Were you exposed to a lot of art as a child?

ME: Yes! In South America, we are used to growing up with art, especially street art, costume art and art in the church, museums and schools, so for us, art is a part of life! Last Christmas, when we returned to Ecuador, we saw so many manifestations of costumes on the streets every day – art is such a huge part of our history. I have a great passion for the arts – theatre, singing, music. I always wanted to be a professional theatre practitioner – I studied theatre for three years at university. Theatre was a huge influence in my life. I wanted to be an actress, but ended up with a degree in Sociology instead! (laughs)

Coco, do you see yourself pursuing a career in art?

Coco (C): I’m interested in everything that’s artistic – be it theatre, music, the culinary arts, luxury lifestyle, fashion or art. So, there’s definitely something there that interests me, not necessarily just visual art. 

Why is art so important?

ME: Artists put into their work all the manifestations of society, what’s happening now – something that society thinks about collectively but cannot express. In that way, they influence us to recognise and appreciate what society is about now – politically, economically, all aspects – because they have the freedom and authority to do so. Art is the only language that is global. 

C: It’s an expression of how an individual feels being part of a certain society, which is why it is so important for them to have that freedom of expression. Through art, we can see what a certain civilisation has been through, wants and expects from a government or a certain political leader. And then, it’s also aesthetically pleasing, something beautiful to adorn your home with in a more intellectual way.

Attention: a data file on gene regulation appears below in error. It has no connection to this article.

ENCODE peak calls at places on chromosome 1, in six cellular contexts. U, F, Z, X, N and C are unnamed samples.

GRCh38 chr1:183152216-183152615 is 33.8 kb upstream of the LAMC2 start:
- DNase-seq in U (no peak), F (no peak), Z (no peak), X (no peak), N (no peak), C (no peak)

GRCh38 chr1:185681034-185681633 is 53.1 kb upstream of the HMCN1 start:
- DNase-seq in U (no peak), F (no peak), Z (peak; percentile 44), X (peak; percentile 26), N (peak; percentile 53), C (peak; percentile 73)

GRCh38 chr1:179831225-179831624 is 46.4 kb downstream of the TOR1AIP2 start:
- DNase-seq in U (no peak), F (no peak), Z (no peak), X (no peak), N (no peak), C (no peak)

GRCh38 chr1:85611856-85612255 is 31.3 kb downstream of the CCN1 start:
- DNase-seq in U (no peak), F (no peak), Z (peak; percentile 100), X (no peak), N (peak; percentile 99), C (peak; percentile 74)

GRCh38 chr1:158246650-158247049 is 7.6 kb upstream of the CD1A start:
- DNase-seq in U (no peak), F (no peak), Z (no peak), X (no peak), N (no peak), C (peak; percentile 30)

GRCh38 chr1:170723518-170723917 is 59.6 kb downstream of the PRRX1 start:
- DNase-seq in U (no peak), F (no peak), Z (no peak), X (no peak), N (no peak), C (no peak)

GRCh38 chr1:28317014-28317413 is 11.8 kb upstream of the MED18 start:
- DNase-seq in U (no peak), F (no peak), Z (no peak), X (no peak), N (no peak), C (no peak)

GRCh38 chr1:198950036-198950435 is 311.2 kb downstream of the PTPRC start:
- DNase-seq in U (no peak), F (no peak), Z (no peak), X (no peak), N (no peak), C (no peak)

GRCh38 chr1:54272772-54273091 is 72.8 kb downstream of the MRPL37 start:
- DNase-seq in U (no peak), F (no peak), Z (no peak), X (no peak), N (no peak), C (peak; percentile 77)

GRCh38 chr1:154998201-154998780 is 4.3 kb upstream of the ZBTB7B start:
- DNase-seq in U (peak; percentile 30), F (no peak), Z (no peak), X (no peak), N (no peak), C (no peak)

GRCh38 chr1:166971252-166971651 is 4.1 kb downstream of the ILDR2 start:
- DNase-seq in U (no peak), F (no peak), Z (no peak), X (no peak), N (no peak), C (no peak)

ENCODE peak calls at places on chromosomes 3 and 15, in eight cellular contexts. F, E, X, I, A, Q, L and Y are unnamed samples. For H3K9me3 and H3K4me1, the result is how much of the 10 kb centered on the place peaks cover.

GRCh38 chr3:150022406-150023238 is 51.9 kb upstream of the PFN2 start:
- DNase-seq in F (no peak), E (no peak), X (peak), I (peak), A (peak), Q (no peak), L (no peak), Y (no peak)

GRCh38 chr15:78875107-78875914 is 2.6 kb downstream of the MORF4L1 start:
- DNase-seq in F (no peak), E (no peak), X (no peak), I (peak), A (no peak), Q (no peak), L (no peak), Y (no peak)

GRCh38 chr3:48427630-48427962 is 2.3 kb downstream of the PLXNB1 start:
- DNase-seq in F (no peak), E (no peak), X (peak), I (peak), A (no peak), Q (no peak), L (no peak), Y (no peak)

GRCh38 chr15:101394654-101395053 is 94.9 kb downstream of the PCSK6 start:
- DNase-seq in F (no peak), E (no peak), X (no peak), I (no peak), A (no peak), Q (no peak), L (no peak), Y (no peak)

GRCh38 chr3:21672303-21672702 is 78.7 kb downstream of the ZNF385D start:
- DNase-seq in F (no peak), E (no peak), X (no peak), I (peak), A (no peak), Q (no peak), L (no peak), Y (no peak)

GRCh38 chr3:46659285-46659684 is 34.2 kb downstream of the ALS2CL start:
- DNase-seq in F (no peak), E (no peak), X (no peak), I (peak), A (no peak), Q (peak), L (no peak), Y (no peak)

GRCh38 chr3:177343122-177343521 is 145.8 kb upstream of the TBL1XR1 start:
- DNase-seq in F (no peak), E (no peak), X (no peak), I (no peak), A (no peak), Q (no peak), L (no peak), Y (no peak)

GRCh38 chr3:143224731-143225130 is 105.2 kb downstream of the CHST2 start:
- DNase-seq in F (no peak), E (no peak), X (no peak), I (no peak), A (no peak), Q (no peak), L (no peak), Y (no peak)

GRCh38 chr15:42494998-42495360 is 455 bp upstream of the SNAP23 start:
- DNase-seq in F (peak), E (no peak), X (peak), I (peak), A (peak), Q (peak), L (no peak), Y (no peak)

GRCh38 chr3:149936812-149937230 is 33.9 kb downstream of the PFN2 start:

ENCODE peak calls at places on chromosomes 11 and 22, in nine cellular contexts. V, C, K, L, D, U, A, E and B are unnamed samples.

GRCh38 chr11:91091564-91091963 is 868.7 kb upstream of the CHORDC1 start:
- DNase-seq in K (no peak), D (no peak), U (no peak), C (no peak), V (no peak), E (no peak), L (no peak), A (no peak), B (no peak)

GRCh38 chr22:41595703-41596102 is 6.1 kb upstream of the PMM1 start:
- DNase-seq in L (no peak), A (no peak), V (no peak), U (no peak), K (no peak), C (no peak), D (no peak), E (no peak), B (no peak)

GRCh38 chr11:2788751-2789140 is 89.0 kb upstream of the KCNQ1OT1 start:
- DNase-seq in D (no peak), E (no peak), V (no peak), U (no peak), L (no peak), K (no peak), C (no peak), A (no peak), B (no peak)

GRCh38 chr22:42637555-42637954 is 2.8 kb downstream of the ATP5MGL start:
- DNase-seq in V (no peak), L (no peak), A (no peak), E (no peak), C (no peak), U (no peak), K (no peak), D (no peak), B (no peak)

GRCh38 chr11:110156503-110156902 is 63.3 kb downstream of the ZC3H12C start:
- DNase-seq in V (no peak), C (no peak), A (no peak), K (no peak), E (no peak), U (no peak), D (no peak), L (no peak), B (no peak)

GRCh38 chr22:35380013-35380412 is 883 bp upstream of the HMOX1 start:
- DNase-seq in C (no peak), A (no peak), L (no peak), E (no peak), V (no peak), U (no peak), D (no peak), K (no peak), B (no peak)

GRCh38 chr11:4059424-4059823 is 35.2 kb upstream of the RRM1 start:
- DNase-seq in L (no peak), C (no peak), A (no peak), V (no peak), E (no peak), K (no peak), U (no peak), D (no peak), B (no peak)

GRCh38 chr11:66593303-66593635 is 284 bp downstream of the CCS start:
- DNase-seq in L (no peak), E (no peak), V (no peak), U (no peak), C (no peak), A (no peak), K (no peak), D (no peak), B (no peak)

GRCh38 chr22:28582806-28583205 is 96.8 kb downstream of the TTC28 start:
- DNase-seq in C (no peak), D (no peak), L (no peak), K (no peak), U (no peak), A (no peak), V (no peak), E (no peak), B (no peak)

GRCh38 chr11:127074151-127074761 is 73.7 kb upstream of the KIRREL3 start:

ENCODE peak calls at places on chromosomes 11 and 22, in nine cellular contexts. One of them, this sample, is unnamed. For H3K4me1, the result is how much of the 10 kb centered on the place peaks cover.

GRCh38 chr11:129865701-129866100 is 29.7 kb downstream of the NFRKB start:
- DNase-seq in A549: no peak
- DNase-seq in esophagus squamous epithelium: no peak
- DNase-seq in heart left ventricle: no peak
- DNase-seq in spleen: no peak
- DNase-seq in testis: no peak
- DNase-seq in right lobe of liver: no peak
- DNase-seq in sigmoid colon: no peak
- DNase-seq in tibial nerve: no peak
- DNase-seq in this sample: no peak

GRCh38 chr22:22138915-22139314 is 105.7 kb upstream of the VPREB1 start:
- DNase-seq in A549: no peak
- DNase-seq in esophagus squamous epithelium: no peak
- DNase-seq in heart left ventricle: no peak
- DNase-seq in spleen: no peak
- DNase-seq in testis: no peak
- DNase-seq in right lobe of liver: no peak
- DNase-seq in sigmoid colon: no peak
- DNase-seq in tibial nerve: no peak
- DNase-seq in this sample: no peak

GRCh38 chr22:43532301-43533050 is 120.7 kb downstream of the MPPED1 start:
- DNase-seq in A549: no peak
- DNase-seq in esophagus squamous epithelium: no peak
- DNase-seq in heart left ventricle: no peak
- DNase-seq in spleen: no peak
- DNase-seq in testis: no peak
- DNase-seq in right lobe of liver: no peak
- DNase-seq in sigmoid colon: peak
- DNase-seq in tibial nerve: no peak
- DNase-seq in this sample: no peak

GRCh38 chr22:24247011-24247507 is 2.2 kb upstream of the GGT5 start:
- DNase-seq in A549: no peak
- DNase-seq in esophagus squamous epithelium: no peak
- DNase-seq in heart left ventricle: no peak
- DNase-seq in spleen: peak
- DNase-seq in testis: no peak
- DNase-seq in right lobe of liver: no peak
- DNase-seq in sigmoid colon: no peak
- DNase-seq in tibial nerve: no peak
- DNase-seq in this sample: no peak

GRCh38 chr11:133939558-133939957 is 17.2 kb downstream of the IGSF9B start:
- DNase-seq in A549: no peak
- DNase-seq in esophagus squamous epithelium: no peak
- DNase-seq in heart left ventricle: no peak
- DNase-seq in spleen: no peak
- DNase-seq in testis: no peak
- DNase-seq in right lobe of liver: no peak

Where would you consider home?

ME: I feel at home wherever I am! It all depends on you, how you treat the environment. Home is where you are.

C: For me, probably Lugano – that’s where I went to high school and spent my formative years, a time when you have your first experiences, your first boyfriend, your first serious friends. But Singapore too is home because it’s where my parents live, and I can come home and have a good meal!

What’s your personal style?

C: I like everything really, it depends on the mood and occasion. The constant factor is that I’m drawn to things that are elegant, so much so that when I was 16 or 17, I remember my mum saying, “You’re dressing like an old woman! Can you please wear a short skirt or show more cleavage!” But my mum and I both like things that are flamboyant too.

ME: I’m the same, but maybe... less conservative. (laughs) And I love it! It’s just part of my personality. The most important thing in the world is to be you, and to make people respect you for who you are, and you respect them in return. I grew up in very conservative religious schools and went to a Catholic university. When you grow up in that way, you feel that you’ve lost something of your personality. Freedom is the most important thing, which leads me back to the freedom of expression in art. As a sociologist, I notice that that is lacking in many countries – many people would love to be different but they can’t. That makes me very sad.

What do you do in your free time?

ME: I love walking! I walk to the Singapore Botanic Gardens from my home at Cairnhill Road with my friends at 6am and then we go for a local breakfast. That’s the best way for me to relax and keep in contact with nature, and to be energised. 

C: Probably my favourite thing to do is spending time with my family because I don’t live with them – I’m based in London. Since I was 17, I haven’t seen them a lot, so whenever I can, I get on a plane and go see my sister and my wonderful niece who live in Zurich, for example. I also enjoy working out – that’s a new hobby. I have a personal trainer in London; he kills me, but he’s amazing!


Photography: Joel Low